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View Diary: Books That Changed My Life—Don Quixote (39 comments)

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  •  Times have changed (8+ / 0-)

    Even though the book is supposed to be funny, I really did not find it so.  Like you, I felt sorry for Don Quixote.  Apparently, this is a common reaction nowadays, which Nietzsche takes note of in On the Genealogy of Morals, where he discusses the changing attitudes toward cruelty:

    … it is not long since princely weddings and public festivals of the more magnificent were unthinkable without executions, torturings, or perhaps an auto-da-fé, and no noble household was without creatures upon whom one could heedlessly vent one’s malice and cruel jokes.  (Consider, for instance, Don Quixote at the court of the Duchess.  Today we read Don Quixote with a bitter taste in our mouths, almost with a feeling of torment, and would thus seem very strange and incomprehensible to its author and his contemporaries:  they read it with the clearest conscience in the world as the most cheerful of books, they laughed themselves almost to death over it).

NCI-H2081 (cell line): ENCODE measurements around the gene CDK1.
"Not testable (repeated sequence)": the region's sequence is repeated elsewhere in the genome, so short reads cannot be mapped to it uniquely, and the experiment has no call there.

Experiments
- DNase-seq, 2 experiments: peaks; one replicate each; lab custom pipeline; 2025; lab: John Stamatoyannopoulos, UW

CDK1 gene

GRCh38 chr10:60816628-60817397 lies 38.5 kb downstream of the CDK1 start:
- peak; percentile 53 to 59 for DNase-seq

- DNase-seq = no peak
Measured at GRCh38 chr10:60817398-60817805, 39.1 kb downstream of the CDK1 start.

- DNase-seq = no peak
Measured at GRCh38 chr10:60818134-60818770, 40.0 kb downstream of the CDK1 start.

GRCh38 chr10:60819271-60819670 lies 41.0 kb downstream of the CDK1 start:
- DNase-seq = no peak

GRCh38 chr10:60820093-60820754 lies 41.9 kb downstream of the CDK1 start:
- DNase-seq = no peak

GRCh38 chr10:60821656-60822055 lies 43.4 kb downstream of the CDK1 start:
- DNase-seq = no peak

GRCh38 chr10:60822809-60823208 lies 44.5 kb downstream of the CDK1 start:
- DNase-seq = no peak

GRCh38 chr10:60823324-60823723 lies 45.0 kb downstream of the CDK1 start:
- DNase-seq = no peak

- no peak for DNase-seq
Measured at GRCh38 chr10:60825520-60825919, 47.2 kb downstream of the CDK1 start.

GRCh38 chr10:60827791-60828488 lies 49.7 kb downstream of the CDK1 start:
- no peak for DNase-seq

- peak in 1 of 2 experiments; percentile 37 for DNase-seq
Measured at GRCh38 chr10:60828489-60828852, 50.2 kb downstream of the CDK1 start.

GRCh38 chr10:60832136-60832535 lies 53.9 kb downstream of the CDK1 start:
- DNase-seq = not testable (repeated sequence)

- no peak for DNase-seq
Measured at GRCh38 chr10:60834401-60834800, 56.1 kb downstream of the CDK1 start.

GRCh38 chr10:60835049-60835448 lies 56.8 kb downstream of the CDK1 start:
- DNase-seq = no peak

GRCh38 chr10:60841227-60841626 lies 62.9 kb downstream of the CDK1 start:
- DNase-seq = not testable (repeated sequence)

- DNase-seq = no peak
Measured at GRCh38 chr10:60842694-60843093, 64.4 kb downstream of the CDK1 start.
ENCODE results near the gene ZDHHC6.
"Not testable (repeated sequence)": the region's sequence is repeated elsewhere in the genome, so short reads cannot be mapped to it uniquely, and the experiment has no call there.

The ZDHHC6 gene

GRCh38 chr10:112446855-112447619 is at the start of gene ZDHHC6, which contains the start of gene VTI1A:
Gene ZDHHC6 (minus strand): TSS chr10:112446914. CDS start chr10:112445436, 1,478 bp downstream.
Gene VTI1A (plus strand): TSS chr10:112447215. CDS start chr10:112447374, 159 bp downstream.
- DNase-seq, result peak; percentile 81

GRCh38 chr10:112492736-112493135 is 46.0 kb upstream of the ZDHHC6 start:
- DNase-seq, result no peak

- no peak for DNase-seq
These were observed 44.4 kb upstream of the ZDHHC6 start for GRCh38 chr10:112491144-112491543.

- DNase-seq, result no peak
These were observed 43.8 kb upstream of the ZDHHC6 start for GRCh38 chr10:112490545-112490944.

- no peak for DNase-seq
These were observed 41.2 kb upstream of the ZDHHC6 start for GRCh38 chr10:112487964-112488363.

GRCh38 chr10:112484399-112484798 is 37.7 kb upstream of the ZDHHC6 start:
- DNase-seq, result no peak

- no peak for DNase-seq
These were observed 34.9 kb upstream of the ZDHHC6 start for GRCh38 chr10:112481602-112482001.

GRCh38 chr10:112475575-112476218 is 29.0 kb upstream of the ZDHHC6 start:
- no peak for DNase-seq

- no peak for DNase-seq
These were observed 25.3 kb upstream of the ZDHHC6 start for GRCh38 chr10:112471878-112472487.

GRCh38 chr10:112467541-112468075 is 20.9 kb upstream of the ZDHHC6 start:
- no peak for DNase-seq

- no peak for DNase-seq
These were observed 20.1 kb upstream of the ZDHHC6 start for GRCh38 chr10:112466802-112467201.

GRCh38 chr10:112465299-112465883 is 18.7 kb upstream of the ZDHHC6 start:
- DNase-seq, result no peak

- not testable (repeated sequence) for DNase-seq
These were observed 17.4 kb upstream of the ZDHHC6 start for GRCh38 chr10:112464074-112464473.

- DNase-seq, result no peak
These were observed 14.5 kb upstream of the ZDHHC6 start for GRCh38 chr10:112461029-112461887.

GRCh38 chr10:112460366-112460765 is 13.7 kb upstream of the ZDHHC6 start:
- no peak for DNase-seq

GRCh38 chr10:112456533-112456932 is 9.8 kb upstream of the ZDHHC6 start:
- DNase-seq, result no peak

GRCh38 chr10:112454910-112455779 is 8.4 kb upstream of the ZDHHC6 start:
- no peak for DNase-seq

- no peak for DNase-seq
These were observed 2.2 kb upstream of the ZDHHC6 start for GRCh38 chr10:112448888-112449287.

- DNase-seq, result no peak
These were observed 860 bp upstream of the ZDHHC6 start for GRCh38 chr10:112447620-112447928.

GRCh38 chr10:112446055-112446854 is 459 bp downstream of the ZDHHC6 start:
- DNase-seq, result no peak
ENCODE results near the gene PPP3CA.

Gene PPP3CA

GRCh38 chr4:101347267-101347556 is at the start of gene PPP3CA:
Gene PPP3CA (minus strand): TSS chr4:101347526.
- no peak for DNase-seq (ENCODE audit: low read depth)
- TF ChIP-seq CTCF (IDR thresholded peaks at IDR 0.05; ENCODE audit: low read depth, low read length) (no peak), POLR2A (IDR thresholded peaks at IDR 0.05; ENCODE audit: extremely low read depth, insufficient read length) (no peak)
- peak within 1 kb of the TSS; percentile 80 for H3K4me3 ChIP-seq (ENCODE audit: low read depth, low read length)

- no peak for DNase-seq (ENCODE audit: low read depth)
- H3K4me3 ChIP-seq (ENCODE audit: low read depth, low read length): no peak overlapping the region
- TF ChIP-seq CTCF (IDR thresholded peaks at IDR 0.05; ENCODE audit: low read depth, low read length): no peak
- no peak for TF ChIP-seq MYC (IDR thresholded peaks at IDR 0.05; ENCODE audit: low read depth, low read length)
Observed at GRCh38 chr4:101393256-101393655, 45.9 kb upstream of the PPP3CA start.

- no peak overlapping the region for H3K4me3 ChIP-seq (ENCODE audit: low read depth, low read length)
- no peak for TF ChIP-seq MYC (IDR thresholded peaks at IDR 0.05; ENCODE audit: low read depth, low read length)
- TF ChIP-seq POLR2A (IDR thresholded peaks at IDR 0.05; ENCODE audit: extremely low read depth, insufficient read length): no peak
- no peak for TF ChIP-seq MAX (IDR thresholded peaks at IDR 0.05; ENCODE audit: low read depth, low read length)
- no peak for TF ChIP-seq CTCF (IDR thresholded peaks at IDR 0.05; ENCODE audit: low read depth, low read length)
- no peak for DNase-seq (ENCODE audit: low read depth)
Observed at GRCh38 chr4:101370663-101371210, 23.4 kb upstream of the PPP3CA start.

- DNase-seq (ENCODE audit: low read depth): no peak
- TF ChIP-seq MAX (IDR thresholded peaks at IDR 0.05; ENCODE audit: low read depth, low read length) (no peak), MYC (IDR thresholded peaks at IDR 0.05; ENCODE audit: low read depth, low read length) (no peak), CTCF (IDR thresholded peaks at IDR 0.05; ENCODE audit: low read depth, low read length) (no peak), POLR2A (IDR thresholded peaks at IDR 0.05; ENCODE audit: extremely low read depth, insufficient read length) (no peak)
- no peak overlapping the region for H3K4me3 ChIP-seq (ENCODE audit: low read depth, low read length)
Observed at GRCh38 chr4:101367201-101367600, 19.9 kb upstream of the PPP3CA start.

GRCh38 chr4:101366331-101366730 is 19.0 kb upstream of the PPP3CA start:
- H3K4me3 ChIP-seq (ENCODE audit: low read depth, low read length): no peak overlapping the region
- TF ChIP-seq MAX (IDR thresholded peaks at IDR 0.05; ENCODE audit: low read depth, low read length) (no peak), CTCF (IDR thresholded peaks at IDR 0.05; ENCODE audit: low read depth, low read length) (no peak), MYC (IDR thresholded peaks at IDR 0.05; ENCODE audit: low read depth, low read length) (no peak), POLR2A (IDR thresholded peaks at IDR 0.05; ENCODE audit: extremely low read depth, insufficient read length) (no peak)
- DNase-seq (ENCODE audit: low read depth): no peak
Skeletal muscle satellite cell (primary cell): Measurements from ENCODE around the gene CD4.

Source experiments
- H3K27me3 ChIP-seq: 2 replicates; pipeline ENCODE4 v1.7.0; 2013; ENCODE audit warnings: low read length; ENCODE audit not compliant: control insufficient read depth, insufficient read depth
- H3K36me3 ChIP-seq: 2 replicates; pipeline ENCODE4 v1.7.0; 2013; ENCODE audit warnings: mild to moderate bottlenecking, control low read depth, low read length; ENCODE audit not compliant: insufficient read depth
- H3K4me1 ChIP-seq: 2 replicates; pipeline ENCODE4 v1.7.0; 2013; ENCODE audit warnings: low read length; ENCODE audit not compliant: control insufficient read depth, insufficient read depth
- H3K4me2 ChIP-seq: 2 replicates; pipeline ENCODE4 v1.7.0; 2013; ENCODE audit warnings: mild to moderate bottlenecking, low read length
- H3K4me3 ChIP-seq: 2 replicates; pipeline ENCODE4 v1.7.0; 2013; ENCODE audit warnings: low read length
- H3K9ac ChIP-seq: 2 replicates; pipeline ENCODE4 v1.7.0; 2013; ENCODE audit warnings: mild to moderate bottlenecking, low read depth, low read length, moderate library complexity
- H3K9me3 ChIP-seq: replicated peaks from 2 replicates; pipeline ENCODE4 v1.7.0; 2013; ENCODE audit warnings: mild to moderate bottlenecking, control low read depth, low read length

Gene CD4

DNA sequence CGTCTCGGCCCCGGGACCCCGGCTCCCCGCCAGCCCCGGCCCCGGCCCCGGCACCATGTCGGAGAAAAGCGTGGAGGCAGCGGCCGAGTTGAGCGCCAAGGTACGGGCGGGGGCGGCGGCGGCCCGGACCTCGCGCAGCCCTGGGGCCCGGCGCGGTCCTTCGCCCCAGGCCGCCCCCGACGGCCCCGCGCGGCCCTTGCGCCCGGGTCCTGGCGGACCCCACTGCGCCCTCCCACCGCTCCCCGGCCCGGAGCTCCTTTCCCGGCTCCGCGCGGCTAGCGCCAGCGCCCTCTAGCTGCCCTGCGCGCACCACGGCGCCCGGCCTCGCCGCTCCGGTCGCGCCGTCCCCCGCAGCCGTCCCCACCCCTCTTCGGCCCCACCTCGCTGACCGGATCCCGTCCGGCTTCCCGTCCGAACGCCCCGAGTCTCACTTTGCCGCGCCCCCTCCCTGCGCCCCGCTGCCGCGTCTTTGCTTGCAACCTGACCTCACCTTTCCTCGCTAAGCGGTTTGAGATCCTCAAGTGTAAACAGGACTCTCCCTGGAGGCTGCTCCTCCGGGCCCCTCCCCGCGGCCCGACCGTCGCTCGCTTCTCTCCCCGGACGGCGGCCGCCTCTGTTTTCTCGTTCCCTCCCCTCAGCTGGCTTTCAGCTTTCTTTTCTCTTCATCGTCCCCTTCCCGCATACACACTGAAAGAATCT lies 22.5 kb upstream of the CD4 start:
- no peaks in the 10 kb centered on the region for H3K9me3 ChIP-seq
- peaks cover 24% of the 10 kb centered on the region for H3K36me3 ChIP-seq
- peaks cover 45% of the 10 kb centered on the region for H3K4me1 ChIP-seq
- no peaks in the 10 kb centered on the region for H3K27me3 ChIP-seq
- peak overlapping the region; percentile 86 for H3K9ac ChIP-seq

Of course, Nietzsche being Nietzsche, he goes on to say that the world was a much more cheerful place when mankind was not yet ashamed of its cruelty.

    Whew!  That kind of cheerful I can do without.

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